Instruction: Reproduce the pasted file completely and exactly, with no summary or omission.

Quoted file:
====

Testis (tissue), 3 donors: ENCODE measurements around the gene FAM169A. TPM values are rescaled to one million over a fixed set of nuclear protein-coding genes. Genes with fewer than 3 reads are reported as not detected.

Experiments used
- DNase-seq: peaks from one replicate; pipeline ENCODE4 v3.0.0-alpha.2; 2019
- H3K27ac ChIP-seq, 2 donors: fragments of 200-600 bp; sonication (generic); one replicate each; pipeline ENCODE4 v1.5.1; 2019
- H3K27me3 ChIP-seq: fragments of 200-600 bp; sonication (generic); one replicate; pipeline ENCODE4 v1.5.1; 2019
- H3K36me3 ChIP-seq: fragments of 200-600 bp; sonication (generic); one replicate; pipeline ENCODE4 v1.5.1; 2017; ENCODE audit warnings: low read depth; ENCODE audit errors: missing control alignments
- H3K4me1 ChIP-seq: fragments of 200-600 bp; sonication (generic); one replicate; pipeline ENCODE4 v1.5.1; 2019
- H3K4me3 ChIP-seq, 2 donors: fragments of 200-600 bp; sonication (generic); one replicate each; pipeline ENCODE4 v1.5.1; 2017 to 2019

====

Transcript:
Testis (tissue), 3 donors: ENCODE measurements around the gene FAM169A. TPM values are rescaled to one million over a fixed set of nuclear protein-coding genes. Genes with fewer than 3 reads are reported as not detected.

Experiments used
- DNase-seq: peaks from one replicate; pipeline ENCODE4 v3.0.0-alpha.2; 2019
- H3K27ac ChIP-seq, 2 donors: fragments of 200-600 bp; sonication (generic); one replicate each; pipeline ENCODE4 v1.5.1; 2019
- H3K27me3 ChIP-seq: fragments of 200-600 bp; sonication (generic); one replicate; pipeline ENCODE4 v1.5.1; 2019
- H3K36me3 ChIP-seq: fragments of 200-600 bp; sonication (generic); one replicate; pipeline ENCODE4 v1.5.1; 2017; ENCODE audit warnings: low read depth; ENCODE audit errors: missing control alignments
- H3K4me1 ChIP-seq: fragments of 200-600 bp; sonication (generic); one replicate; pipeline ENCODE4 v1.5.1; 2019
- H3K4me3 ChIP-seq, 2 donors: fragments of 200-600 bp; sonication (generic); one replicate each; pipeline ENCODE4 v1.5.1; 2017 to 2019